The benefits of exercise seem pretty obvious, right? But what if I told you there was one easy secret to maximize those benefits?
What if I told you that you could improve your health and lower your chances of developing serious health problems such as diabetes, heart disease, kidney disease, and obesity in only 48 minutes per day? Actually, let’s make it 32 minutes.
By now you’ve probably heard how excessive sitting—or sedentary behavior—is dangerous for your health. A variety of studies show how dangerous sitting for long periods of time on a consistent basis can be and the media has reported on these dangers to no end.
But it can be hard to find things to do all day that will keep you on your feet—especially if you don’t have a job that requires you to be active. Most jobs are comprised of inactive behavior; for example, sitting down and typing on a computer for most of the day. Plus, if you’re a senior, a quickly growing part of our population, you’re likely spending most of your time sitting down as well.But a new study is showing that only about two minutes of activity every hour can have significant health benefits. Light-activity like strolling around a room, walking around the house, or doing some other form of physical activity for only two-minutes per hour can lower the risk of premature death by 33%. On the other end of the scale, every hour you sit without getting up can increase your chances of getting diabetes by 3.4%.The benefits of exercise appear to be cumulative; so if you’re already getting two minutes of activity every hour, you could lower your risk of disease even more by being active for four minutes every hour.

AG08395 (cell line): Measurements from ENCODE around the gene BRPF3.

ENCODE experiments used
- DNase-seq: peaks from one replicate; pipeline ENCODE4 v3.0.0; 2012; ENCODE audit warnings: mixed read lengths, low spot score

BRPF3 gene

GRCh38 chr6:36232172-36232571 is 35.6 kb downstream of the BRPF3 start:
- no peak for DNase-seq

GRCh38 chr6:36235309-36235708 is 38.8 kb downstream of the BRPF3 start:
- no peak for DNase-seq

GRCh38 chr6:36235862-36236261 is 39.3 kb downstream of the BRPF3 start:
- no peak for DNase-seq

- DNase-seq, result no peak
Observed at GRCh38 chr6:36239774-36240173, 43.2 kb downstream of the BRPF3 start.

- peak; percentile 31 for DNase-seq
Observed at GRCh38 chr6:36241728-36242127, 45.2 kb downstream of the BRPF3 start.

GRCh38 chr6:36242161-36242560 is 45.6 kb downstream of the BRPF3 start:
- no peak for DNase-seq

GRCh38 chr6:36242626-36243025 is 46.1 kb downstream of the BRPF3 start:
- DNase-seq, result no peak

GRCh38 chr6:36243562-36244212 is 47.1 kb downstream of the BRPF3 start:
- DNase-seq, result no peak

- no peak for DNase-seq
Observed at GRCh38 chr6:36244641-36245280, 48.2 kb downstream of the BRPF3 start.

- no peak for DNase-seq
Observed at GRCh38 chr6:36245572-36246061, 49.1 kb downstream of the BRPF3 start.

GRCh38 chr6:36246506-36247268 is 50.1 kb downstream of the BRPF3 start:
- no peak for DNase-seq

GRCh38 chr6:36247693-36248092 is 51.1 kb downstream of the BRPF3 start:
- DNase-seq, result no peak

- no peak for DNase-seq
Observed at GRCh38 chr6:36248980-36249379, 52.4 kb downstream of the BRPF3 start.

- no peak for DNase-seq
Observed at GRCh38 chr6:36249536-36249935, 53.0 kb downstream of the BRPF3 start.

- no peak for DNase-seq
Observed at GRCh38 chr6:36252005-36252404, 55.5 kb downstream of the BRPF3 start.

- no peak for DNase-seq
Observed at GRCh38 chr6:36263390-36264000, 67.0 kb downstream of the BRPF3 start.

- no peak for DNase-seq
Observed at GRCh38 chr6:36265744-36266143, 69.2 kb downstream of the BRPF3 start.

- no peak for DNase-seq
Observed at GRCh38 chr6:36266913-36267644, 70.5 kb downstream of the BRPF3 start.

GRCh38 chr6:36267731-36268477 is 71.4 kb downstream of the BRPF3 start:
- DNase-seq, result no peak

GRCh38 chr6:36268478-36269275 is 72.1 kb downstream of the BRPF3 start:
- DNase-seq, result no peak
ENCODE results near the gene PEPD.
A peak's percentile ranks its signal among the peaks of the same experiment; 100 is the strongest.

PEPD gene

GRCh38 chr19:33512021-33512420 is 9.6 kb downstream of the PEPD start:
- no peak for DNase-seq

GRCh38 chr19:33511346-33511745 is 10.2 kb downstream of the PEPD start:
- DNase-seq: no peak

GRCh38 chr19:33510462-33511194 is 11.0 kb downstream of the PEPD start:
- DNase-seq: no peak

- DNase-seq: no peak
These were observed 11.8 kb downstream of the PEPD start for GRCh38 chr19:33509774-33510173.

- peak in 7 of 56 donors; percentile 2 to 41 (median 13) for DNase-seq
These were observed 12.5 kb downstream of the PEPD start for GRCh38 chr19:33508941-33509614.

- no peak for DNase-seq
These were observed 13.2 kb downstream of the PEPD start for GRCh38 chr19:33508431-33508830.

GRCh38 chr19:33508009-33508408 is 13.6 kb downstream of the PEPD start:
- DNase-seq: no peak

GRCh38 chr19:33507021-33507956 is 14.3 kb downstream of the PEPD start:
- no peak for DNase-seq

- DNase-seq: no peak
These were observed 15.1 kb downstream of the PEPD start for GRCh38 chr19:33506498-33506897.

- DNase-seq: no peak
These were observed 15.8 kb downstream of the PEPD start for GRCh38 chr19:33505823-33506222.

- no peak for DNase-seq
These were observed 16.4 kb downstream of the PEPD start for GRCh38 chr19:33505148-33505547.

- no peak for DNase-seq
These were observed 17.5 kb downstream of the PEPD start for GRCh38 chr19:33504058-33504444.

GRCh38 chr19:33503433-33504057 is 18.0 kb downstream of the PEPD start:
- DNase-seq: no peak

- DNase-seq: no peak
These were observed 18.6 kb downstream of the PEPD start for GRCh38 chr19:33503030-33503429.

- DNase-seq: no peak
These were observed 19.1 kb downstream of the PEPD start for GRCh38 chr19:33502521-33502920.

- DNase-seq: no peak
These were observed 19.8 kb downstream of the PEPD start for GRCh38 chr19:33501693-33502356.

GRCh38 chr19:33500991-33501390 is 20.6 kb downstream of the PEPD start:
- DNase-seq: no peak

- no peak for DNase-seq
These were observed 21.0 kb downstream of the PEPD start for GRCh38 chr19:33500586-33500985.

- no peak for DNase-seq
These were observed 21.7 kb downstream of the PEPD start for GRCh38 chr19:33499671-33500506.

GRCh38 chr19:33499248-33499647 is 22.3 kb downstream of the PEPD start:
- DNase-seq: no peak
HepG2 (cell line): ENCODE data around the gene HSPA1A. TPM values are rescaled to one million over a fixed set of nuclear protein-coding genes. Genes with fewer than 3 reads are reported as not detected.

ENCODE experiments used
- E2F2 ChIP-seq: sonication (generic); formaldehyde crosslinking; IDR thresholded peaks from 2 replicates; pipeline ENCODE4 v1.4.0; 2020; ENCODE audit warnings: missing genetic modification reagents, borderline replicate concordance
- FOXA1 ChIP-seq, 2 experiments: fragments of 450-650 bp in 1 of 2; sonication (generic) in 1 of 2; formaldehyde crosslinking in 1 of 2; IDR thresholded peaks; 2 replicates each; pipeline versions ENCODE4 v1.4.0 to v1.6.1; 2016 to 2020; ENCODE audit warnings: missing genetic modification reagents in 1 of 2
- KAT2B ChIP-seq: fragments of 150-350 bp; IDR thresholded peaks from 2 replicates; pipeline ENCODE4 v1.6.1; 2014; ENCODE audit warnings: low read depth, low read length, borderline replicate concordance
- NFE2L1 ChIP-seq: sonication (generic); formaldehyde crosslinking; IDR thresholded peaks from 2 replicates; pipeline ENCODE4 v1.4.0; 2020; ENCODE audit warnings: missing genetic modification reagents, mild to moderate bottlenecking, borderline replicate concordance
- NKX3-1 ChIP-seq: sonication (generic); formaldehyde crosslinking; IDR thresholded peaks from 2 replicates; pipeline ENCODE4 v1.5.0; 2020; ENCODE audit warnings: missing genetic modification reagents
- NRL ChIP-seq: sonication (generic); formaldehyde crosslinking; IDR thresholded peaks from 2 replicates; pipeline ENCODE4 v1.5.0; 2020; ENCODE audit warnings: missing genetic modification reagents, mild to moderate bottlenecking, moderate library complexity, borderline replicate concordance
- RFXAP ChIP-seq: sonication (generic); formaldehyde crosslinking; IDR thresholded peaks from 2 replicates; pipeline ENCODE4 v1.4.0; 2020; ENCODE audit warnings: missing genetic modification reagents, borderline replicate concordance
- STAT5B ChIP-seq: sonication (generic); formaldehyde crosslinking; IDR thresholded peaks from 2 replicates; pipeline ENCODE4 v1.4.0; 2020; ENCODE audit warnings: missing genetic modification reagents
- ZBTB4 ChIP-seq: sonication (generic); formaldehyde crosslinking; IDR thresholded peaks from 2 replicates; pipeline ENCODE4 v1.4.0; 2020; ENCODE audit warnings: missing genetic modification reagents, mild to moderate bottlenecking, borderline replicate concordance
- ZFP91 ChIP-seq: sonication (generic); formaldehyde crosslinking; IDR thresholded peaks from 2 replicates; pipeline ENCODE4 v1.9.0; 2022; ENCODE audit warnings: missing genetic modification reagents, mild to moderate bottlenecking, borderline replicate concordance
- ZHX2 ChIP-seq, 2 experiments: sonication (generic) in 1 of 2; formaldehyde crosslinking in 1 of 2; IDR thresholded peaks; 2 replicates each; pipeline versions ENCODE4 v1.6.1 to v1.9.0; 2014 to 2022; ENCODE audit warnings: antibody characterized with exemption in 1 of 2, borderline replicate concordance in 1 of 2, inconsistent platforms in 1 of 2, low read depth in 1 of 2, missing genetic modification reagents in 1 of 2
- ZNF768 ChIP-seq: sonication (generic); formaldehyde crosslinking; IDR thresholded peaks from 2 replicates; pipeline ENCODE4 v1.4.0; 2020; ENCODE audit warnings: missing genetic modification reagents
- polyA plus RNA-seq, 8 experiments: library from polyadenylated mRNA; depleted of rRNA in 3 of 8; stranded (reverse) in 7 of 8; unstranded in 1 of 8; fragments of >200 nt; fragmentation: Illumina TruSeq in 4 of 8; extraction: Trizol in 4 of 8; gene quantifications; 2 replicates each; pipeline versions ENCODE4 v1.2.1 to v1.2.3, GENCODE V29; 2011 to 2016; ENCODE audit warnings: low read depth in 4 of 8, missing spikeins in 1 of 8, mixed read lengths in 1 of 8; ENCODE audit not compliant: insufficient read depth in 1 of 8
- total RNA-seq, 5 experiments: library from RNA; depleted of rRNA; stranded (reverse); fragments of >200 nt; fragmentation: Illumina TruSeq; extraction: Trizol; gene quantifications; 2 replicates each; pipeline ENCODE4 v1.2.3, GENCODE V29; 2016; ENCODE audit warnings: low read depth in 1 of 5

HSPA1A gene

If you’re already active and exercise every day—say a workout at the gym, a bike ride, jog, or walk around the block—it’s important to note that you still need your two-minute per hour walkabout, too. The results of this study all come down to how long people are sedentary at once; so if you sit for four to five hours straight, but exercise for one hour, it’s not breaking up the sitting, which appears to be of maximal importance.
Now in no way am I suggesting regular daily exercise is a waste of time, but it’s still important to get about two minutes (minimum) of movement per every hour of sitting.
Who knew that walking up and down the stairs or roaming the hallways of your home or workplace for just a couple of minutes every hour can significantly lower your risk of heart disease, diabetes and more?
Sources for Today’s Article:
Rockette-Wagner, B., et al., “The impact of lifestyle intervention on sedentary time in individuals at high risk of diabetes,” Diabetologia, June 2015; http://www.ncbi.nlm.nih.gov/pubmed/25851102.
Beddhu, S., et al., “Light-Intensity Physical Activities and Mortality in the United States General Population and CKD Subpopulation.,” Clinical Journal of the American Society of Nephrology, April 30, 2015; http://www.ncbi.nlm.nih.gov/pubmed/25931456.